It is well understood, that Christmas was the grand holiday of the slaves on the southern plantations. In some parts of the South, the colored people have this year, 1863, celebrated it with unusual zest. A correspondent writes home about one celebration by the soldiers of the Ninth Louisiana Regiment, corps d'Afrique, and tells how they met and gave expression to their feelings, on Christmas day—their first free Christmas. After prayer, and speeches were in order, one man, says the correspondent, spoke about as follows:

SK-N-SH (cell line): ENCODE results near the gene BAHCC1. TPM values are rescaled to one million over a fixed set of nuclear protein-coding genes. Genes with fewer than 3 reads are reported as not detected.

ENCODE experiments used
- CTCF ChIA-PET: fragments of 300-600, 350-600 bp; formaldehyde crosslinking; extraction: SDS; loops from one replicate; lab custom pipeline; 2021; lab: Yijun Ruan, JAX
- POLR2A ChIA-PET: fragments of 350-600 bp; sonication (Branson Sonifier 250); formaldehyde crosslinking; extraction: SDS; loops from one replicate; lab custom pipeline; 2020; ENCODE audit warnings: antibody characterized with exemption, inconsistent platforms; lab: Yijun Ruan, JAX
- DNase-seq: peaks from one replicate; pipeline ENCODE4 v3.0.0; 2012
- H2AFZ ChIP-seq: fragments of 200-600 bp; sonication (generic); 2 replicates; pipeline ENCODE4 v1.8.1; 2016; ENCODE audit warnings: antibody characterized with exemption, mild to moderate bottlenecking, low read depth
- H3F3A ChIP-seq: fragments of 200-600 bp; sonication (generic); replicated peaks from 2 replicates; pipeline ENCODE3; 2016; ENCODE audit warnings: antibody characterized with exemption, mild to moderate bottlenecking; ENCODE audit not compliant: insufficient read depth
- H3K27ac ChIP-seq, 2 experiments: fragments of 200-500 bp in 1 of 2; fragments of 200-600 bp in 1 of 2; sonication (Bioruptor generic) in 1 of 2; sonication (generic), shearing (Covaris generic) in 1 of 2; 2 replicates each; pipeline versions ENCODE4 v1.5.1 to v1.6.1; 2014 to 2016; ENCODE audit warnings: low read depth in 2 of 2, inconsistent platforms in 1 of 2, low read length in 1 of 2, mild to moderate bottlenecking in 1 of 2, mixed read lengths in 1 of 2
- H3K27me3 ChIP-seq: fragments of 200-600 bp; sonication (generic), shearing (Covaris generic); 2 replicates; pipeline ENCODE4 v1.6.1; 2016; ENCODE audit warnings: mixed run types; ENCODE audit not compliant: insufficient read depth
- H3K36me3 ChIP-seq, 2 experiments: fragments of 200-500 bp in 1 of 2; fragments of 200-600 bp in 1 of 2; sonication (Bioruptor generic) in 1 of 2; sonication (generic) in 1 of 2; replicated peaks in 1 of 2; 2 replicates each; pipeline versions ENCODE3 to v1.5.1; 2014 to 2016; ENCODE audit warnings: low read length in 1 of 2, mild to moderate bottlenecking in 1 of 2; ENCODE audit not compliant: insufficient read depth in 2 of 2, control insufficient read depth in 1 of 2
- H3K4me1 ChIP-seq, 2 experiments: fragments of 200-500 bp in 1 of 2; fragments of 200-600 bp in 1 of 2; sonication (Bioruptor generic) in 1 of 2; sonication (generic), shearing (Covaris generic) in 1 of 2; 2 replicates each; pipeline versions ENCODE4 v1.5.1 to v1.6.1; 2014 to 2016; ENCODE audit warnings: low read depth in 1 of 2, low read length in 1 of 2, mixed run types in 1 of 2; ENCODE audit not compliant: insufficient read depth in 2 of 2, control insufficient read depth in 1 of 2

"Fellow Soldiers of the Seventh Regiment: I is mighty glad to enjoy dis portunity for enjoying dis fust free Christmas in dis world what we live in. A year ago, where was we? We was down in de dark land of slavery. And now where are we ? We are free men, and soldiers of the United States. And what have we to do? We have to fight de rebels so dat we never more be slaves. When de day of battle come what will we do? I speak for me, and I say for myself, I go and fight de rebels till de last man die. Yes, under de flags what was presented to us from New York, we fight till de last man die; and if I be de last man, what will I do? I hold up de flags, and if I die, den I go to my grave consified for doing my duty. De President of de United States is one great man what has done more good dan any oder man what ever was borned.! I bless de Lord we fight for so good Commander. I have no more to say now and evermore—Amen."
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